How Exercises for COPD Can Help You
- Improve how well your body uses oxygen. That’s important because people with COPD use more energy to breathe than other people do.
- Decrease your symptoms and improve your breathing
- Strengthen your heart, lower your blood pressure, and improve your circulation
- Improve your energy, making it possible to stay more active
- Improve your sleep and make you feel more relaxed
- Help you maintain a healthy weight
- Enhance your mental and emotional outlook
- Reduce your social isolation, if you exercise with others
- Strengthen your bones
4 Types of Exercises for COPD
Stretching exercises lengthen your muscles, increasing your flexibility.
Aerobic exercises use large muscle groups to move at a steady, rhythmic pace. This type of exercise works your heart and lungs, improving their endurance. This helps your body use oxygen more efficiently and, with time, can improve your breathing. Walking and using a stationary bike are two good aerobic exercises if you have COPD.
Strengthening exercises involve tightening muscles until they begin to tire. When you do this for the upper body, it can help increase the strength of your breathing muscles.
Breathing exercises for COPD help you strengthen breathing muscles, get more oxygen, and breathe with less effort. Here are two examples of breathing exercises you can begin practicing. Work up to 5 to 10 minutes, three to four times a day.
- Relax your neck and shoulder muscles.
- Breathe in for 2 seconds through your nose, keeping your mouth closed.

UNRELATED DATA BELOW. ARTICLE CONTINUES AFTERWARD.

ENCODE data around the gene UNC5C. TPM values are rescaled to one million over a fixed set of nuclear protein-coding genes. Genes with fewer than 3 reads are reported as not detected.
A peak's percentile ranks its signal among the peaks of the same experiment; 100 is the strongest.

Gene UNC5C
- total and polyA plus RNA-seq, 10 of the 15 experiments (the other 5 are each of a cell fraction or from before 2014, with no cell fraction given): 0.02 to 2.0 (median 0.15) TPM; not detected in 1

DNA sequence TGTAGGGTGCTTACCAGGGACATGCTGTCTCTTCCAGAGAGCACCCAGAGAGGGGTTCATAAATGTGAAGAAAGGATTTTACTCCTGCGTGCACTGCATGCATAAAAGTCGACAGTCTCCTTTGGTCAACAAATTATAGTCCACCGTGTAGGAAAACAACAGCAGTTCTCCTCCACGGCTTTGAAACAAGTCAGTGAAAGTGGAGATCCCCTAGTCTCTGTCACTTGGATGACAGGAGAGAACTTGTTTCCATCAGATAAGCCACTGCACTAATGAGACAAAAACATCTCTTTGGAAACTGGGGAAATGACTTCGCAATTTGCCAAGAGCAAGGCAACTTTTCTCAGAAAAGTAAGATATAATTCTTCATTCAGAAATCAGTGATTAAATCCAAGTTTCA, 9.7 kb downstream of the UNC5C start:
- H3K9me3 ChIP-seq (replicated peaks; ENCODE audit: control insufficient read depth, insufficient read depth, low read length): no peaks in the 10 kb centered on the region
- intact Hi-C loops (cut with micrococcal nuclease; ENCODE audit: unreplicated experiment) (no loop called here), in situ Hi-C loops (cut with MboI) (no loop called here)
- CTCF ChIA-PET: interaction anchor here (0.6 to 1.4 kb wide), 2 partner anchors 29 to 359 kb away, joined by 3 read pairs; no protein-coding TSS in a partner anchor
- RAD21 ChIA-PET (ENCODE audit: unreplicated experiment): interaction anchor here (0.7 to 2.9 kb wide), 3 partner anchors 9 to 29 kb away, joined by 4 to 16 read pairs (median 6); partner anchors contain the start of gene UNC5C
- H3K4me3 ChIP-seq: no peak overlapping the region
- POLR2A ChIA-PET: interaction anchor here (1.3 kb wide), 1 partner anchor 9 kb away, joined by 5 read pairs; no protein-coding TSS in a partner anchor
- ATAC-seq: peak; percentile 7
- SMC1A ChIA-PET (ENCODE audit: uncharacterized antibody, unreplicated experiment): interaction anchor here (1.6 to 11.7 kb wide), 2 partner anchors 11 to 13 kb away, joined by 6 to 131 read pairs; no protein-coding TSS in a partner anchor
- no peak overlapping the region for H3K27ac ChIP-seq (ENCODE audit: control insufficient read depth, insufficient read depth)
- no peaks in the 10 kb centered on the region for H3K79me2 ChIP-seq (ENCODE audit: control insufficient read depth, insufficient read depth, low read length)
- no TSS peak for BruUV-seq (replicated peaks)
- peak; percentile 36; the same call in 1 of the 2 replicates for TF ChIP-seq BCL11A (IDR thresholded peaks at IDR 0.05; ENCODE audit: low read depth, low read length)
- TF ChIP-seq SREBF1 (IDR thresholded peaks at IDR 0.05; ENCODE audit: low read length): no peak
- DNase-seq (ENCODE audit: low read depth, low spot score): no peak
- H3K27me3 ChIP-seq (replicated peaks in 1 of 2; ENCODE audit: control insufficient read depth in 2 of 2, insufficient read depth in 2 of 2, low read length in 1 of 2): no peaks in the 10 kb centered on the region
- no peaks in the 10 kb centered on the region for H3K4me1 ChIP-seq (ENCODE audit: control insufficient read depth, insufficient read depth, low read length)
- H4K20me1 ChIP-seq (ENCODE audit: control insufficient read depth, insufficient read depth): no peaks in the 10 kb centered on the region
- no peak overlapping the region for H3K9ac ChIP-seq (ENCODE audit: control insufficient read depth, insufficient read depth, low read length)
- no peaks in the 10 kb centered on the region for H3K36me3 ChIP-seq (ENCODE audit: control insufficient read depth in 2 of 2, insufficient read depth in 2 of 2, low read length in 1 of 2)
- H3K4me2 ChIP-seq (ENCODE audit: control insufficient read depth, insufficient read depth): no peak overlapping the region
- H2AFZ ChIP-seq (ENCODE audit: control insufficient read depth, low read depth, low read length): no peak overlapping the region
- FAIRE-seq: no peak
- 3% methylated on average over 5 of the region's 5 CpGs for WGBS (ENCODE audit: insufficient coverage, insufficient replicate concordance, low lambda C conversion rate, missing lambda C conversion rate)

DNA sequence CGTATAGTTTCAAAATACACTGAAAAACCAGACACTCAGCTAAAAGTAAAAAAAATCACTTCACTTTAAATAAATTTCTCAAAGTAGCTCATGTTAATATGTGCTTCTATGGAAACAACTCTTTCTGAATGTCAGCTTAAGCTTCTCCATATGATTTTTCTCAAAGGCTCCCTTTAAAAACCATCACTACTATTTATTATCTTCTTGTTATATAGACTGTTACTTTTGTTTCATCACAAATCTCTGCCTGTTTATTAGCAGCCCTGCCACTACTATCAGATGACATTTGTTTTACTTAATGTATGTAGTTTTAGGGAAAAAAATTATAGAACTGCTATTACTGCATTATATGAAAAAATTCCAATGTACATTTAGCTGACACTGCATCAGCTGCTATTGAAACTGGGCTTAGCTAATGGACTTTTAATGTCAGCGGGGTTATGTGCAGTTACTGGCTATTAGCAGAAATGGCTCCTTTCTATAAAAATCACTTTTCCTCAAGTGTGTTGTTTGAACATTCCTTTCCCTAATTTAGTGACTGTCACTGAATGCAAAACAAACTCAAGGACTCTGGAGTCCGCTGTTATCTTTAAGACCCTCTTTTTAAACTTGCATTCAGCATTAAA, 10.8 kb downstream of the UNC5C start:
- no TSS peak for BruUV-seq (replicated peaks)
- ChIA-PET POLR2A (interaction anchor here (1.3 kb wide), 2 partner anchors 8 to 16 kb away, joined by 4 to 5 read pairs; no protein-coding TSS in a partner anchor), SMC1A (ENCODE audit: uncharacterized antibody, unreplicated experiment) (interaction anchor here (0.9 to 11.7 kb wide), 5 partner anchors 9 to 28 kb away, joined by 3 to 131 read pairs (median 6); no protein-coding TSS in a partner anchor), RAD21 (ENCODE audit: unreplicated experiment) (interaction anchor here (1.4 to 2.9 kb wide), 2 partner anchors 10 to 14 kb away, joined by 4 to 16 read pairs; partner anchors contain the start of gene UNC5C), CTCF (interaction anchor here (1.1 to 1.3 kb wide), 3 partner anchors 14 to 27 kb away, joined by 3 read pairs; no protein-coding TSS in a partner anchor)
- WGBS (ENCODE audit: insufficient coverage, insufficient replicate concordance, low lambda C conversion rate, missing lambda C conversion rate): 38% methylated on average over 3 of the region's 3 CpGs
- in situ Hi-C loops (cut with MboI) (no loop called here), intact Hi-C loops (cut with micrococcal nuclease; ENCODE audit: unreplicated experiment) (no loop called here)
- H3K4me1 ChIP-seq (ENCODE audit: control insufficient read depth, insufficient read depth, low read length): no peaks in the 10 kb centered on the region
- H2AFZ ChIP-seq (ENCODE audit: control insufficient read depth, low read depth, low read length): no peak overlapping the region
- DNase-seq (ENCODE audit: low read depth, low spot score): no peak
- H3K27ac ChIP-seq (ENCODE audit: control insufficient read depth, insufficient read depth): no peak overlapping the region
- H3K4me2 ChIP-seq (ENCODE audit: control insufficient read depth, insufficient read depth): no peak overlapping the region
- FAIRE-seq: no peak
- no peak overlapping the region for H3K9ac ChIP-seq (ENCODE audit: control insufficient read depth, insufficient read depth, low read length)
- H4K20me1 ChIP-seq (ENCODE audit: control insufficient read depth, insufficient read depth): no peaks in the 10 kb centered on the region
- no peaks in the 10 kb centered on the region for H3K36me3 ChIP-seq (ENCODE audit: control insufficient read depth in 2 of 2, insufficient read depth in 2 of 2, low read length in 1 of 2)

- Breathe out for 4 seconds through pursed lips. If this is too long for you, simply breathe out twice as long as you breathe in.
Use pursed-lip breathing while exercising. If you experience shortness of breath, first try slowing your rate of breathing and focus on breathing out through pursed lips.
- Lie on your back with knees bent. You can put a pillow under your knees for support.
- Place one hand on your belly below your rib cage. Place the other hand on your chest.
- Inhale deeply through your nose for a count of three. Your belly and lower ribs should rise, but your chest should remain still.
- Tighten your stomach muscles and exhale for a count of six through slightly puckered lips.
COPD and Exercise Guidelines
- Set realistic goals.
- Gradually increase the number of minutes and days you exercise. A good goal is to exercise 20 to 40 minutes, 2 to 4 times a week.
- Start out slow. Warm up for a few minutes.
- Choose activities you enjoy, and vary them to help you stay motivated.
- Find an exercise partner.
- Keep a record of your exercise to help you stay on track.
- As you end your exercise, cool down by moving more slowly.
COPD and Exercise Precautions
It's good to take precautions when exercising with COPD, but remember that shortness of breath doesn't always mean you should stop altogether. Ask your doctor about when you should stop exercising and rest.
Here are other exercise precautions:
- Always consult a doctor or other health care provider before starting a COPD exercise program. If you have a change in any medications, talk to your doctor before continuing your exercise routine.
- Balance exercise with rest. If you feel tired, start at a lower level. If you feel very tired, rest, and try again the next day.
- Wait at least an hour and a half after eating before beginning to exercise.
- When you drink fluids while exercising, remember any fluid restrictions you have.
- Avoid hot or cold showers after exercising.
- If you've been away from exercise for several days, start up slowly, and gradually return to your regular routine.
Exercises to avoid when you have COPD:
- Heavy lifting or pushing
- Chores such as shoveling, mowing, or raking
- Pushups, sit-ups, or isometric exercises, which involve pushing against immovable objects
- Outdoor exercises when the weather is very cold, hot, or humid
- Walking up steep hills
COPD and Exercise: When to Stop
If you experience any of these signs or symptoms, stop your COPD exercise program right away. Sit down, and keep your feet raised while resting. If you don't feel better right away, call 911. Even if you do feel better, make sure you tell your doctor right away about any of these symptoms.